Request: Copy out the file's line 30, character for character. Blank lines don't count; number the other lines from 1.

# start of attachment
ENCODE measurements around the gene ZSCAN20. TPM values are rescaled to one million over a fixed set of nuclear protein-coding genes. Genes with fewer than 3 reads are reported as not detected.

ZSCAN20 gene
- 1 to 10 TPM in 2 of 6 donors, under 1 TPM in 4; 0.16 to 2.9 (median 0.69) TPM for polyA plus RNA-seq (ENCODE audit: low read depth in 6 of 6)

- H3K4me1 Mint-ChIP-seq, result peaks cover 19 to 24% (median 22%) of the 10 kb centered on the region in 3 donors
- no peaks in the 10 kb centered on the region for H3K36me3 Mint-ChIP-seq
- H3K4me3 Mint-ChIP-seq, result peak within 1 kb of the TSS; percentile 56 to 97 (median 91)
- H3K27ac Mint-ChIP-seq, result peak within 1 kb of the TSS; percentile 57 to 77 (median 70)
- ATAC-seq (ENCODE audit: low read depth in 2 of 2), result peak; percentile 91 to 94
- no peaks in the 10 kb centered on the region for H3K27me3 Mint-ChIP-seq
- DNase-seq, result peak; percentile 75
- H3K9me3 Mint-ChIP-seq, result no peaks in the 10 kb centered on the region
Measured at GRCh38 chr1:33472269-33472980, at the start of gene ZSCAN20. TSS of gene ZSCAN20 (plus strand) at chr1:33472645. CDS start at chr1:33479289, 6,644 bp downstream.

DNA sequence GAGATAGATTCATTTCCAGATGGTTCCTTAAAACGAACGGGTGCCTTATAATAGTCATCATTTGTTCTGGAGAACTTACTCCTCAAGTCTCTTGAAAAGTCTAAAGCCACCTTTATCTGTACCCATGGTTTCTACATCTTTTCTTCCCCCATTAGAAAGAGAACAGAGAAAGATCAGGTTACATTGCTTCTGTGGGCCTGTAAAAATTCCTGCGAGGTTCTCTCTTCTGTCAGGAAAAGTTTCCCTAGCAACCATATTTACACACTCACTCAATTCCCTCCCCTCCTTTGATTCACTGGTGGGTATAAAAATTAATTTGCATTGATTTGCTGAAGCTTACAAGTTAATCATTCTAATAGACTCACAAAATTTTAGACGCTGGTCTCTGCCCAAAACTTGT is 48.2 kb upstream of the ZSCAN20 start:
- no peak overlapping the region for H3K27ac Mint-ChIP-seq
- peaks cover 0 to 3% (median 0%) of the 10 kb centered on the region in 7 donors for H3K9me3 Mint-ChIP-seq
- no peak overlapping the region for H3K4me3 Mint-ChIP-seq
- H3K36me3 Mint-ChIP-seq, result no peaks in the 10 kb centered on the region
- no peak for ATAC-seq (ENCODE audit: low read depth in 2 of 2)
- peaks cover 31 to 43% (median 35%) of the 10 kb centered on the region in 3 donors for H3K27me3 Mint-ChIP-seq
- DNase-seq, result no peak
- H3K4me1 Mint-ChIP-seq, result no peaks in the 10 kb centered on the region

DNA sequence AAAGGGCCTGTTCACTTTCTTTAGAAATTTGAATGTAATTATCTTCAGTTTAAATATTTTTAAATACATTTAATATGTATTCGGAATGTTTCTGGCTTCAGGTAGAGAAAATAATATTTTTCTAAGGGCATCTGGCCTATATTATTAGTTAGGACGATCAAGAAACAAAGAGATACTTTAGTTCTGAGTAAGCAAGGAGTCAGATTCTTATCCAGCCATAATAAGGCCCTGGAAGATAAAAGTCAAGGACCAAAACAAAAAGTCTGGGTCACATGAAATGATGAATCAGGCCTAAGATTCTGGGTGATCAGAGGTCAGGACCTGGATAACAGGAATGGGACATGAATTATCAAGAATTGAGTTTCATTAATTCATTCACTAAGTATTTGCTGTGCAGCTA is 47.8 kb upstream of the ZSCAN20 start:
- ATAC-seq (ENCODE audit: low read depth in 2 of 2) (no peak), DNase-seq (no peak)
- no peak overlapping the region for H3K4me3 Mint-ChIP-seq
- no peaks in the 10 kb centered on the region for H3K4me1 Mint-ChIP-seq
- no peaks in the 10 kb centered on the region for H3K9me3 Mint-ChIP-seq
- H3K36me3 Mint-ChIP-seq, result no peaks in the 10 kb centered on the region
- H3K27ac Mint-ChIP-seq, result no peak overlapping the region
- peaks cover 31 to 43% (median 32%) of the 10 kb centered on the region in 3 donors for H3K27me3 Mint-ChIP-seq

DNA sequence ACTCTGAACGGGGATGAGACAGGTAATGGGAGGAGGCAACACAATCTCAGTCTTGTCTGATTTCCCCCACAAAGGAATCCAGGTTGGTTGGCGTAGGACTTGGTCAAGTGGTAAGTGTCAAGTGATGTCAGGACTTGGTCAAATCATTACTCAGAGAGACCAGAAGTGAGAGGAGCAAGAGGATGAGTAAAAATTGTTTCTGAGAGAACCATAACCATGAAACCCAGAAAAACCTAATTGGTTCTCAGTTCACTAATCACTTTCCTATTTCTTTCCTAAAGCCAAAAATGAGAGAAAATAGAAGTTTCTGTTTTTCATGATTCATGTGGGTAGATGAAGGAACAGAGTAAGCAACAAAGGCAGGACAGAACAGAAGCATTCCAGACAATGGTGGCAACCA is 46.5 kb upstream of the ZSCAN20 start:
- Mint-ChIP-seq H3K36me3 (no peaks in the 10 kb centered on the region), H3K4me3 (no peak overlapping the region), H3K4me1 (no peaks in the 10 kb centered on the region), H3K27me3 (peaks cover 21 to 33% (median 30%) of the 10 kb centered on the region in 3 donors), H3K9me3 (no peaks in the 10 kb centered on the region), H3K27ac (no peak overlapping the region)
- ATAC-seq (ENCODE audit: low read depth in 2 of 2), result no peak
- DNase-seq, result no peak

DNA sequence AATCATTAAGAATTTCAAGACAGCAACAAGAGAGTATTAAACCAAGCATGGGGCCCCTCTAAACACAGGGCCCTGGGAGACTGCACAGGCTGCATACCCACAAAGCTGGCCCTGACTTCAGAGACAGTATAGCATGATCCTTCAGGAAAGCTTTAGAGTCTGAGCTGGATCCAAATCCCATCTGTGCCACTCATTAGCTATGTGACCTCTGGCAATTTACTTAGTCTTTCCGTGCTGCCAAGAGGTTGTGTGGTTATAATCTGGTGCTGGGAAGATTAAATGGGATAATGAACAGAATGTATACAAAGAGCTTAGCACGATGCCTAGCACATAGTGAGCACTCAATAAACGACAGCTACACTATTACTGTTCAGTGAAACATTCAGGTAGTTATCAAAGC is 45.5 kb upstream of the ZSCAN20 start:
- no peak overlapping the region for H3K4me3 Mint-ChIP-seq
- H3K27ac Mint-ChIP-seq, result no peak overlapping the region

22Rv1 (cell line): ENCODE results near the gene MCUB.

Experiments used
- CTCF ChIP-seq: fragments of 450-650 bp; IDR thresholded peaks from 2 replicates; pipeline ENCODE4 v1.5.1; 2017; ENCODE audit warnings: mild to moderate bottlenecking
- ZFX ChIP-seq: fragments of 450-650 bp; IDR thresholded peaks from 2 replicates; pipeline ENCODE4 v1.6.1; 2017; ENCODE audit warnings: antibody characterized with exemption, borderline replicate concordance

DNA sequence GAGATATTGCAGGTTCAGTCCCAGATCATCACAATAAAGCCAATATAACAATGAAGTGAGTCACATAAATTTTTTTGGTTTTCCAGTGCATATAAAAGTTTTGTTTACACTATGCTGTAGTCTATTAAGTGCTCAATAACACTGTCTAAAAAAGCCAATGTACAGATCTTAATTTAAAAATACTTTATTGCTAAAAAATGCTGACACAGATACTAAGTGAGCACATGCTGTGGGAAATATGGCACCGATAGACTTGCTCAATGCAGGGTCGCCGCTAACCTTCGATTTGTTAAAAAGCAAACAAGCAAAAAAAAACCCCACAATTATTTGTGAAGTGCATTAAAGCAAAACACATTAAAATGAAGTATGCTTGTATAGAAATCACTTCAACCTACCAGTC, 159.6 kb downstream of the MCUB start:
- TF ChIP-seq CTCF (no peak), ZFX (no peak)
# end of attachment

DNA sequence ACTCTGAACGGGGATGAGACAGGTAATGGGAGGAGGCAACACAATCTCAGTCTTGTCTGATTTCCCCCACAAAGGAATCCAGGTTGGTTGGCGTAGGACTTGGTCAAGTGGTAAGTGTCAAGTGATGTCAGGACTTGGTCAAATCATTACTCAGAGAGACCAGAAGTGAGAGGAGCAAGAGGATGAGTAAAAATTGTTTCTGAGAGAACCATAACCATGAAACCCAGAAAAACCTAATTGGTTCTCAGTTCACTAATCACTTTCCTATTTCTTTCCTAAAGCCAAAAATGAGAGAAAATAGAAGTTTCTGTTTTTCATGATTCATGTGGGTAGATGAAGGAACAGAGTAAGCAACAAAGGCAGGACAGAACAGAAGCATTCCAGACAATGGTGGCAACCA is 46.5 kb upstream of the ZSCAN20 start: